Reading time: Less than 1 minute
Increase your vocabulary and you’ll make your writing much more precise. That’s why I provide a word of the week. Today’s word: riverine….
In reading the New Yorker, I encountered a word I’d never seen before. It appeared an Aug. 21/17 article headlined, “Is there any point to protesting?” by Nathan Heller. The word was riverine. Here’s how Heller used it:
The boulevards in cities including New York, Washington, London — even L.A., where humans rarely walk— were riverine with marchers.
From context and from the word’s similarity to another well-known word, river, I assumed the new word meant, river-like. Sure enough, when I checked my dictionary, I learned it was an adjective meaning, “relating to or situated on a river or riverbank.” But why didn’t the author just use the more established word, riparian, which means exactly the same thing?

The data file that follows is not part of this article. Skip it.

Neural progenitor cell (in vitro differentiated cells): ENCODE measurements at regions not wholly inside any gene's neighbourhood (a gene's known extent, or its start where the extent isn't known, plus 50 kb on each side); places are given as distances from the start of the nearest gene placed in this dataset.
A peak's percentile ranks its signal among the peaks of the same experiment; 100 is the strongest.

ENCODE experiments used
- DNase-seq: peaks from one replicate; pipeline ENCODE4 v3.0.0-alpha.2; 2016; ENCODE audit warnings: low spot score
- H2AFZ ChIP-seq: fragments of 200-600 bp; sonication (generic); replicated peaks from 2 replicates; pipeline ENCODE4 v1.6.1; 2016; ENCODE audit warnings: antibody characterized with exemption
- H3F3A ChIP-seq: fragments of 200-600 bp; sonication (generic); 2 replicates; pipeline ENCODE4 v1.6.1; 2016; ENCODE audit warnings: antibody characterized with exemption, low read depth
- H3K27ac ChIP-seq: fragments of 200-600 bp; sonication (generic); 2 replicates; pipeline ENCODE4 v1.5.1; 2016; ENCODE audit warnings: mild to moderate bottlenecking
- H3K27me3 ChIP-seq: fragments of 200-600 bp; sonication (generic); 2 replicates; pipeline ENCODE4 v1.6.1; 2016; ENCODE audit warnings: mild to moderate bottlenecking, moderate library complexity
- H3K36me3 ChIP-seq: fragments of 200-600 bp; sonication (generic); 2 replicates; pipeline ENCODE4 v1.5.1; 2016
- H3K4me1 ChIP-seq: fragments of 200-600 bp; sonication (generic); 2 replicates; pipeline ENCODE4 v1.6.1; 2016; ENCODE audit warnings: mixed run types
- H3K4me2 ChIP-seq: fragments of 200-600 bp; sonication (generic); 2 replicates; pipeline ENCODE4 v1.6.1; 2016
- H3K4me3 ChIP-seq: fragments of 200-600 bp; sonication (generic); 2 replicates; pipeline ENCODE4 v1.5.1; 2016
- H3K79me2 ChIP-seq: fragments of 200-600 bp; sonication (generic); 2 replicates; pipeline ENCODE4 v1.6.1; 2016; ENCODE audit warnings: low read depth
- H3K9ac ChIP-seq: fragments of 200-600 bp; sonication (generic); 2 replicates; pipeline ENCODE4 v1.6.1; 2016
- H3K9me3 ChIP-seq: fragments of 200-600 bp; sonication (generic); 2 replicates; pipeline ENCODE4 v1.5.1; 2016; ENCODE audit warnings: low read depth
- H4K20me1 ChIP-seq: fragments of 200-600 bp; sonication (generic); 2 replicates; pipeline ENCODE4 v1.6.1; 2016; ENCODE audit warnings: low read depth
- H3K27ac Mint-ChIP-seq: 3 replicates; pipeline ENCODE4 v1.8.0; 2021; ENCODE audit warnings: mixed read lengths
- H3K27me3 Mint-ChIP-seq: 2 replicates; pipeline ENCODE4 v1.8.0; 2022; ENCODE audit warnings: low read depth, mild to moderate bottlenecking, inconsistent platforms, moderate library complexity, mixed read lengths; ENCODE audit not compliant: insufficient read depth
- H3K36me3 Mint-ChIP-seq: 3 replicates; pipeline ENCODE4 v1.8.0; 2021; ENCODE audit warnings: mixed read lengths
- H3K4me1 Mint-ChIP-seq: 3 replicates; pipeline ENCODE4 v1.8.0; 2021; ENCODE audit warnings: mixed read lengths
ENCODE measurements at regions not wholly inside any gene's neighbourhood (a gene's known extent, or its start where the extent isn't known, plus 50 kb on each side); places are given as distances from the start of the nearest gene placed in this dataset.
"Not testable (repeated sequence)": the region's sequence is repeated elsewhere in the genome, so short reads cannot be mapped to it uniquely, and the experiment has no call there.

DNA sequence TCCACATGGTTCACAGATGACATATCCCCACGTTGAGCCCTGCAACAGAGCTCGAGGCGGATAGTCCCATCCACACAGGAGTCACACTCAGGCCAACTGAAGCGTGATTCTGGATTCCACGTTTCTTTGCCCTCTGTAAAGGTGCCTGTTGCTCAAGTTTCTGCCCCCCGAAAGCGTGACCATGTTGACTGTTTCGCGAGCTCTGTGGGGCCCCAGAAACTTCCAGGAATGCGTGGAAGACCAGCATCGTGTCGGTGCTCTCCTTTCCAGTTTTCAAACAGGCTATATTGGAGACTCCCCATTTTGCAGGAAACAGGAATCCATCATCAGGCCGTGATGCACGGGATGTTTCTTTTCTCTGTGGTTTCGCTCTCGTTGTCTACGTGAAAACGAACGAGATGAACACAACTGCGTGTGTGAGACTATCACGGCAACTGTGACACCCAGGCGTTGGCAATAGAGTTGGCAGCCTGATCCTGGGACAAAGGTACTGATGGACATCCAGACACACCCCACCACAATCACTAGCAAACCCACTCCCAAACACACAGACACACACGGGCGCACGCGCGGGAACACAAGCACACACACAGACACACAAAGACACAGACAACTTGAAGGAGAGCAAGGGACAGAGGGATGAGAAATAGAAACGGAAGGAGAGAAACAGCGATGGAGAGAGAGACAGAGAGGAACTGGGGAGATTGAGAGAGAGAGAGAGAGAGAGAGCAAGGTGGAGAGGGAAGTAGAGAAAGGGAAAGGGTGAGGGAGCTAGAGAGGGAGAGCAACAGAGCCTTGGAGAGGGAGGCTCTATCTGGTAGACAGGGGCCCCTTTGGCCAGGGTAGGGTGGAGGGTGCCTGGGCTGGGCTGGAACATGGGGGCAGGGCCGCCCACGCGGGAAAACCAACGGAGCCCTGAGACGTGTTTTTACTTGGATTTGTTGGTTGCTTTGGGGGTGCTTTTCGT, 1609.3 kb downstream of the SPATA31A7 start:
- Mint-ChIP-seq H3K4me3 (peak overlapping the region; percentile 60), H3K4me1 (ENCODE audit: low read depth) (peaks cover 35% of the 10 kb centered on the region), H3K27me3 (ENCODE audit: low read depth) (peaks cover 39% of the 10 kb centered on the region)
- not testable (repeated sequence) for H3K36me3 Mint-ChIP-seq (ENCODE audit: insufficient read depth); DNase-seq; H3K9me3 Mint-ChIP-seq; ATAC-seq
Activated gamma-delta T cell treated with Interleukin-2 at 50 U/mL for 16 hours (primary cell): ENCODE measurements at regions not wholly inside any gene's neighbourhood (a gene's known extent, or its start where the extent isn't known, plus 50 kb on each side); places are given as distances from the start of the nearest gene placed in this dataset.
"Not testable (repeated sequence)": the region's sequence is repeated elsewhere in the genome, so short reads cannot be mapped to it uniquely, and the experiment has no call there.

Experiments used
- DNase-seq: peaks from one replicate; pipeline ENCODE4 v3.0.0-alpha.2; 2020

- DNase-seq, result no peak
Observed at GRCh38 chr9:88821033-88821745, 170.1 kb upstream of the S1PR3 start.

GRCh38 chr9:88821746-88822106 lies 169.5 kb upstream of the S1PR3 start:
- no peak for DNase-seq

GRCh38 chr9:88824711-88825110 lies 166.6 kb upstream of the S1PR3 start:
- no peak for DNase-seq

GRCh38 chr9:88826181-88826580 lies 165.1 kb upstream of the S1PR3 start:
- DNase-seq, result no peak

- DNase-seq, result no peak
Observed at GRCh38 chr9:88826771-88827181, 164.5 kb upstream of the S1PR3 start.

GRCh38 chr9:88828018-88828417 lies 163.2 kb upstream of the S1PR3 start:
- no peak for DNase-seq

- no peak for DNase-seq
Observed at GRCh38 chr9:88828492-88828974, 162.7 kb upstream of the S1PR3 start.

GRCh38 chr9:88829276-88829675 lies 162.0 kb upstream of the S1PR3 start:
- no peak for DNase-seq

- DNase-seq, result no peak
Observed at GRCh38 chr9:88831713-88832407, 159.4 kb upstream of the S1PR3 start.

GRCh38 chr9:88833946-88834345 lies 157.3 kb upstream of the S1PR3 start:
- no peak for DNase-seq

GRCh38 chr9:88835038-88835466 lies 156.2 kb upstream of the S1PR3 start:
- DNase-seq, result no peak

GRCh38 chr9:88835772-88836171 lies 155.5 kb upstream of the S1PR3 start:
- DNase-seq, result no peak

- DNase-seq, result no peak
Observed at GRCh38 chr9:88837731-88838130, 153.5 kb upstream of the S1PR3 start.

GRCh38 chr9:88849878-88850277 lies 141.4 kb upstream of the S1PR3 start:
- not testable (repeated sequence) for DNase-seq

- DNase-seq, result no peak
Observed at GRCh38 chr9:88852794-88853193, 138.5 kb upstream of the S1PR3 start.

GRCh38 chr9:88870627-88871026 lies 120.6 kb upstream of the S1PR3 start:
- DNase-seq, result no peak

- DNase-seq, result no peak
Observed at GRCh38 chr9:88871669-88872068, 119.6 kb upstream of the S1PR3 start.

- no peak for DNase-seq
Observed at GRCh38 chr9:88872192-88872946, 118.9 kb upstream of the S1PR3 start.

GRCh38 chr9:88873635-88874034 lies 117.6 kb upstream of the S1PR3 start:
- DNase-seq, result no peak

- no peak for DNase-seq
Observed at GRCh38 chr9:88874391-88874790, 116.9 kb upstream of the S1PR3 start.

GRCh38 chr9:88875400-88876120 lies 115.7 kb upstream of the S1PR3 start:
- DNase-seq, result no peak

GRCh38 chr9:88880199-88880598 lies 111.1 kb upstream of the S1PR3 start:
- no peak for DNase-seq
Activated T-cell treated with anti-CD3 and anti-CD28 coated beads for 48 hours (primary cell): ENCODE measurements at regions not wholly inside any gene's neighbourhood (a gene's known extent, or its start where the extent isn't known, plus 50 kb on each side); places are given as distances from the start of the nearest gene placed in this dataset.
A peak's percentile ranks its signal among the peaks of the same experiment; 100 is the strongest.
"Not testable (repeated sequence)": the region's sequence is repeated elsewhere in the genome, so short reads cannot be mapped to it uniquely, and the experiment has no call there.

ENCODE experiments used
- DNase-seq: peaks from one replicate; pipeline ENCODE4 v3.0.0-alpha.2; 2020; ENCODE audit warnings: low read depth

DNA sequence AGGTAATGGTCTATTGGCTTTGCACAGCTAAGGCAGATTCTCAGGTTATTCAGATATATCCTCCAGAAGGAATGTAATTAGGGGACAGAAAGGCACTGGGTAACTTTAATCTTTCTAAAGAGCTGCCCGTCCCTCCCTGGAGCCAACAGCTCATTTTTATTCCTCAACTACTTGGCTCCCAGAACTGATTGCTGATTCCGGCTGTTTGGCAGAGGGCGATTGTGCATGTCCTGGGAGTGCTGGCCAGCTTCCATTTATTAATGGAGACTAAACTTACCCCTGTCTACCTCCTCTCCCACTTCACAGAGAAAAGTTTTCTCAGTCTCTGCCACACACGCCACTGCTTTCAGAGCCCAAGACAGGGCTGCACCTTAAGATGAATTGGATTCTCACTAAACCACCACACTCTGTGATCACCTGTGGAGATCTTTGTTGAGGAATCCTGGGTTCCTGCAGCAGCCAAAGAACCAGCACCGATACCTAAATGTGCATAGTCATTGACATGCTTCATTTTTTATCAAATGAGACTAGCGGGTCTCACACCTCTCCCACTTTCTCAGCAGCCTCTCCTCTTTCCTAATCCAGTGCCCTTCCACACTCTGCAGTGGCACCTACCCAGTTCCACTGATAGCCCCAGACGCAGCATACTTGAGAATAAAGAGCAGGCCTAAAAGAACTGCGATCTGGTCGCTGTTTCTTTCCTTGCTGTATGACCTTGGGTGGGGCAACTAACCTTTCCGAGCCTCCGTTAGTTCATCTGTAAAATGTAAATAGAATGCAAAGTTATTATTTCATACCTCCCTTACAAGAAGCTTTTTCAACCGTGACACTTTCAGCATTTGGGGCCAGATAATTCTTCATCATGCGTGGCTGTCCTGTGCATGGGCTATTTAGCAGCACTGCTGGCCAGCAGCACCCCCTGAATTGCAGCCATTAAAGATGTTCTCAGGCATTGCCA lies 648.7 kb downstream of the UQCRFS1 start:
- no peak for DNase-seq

What especially intrigues me is how riparian — surely a more obscure word with more apparent similarity to a peach (ie: ripe) than to a river — should become the more dominant term. My etymology dictionary was able to give me the background on each word, but, sadly, no clue as to why one should outpace the other.
Riparian is Latin, from riparius meaning “of a river bank.” This was taken from riparia, which means “shore.” Other sources are thought to be Greek (ereipia means “ruins,” and eripne means “slope, precipice”), Old Norse (rifa means to “break, to tear apart”), Danish (rift means “breach”), and Middle High German (rif means “riverbank, seashore.”)
Riverine is Anglo-French from the Old French riviere meaning “river, riverside, river bank” (12c.), also from the Latin riparia. Interestingly, my dictionary dates both riverine and riparian to 1849 but offers no speculation as to why two such words were needed.
By the way, I especially like Heller’s figurative language in the way he compares a street full of people to a river.
An earlier version of this post first appeared on my blog on Oct. 4/17.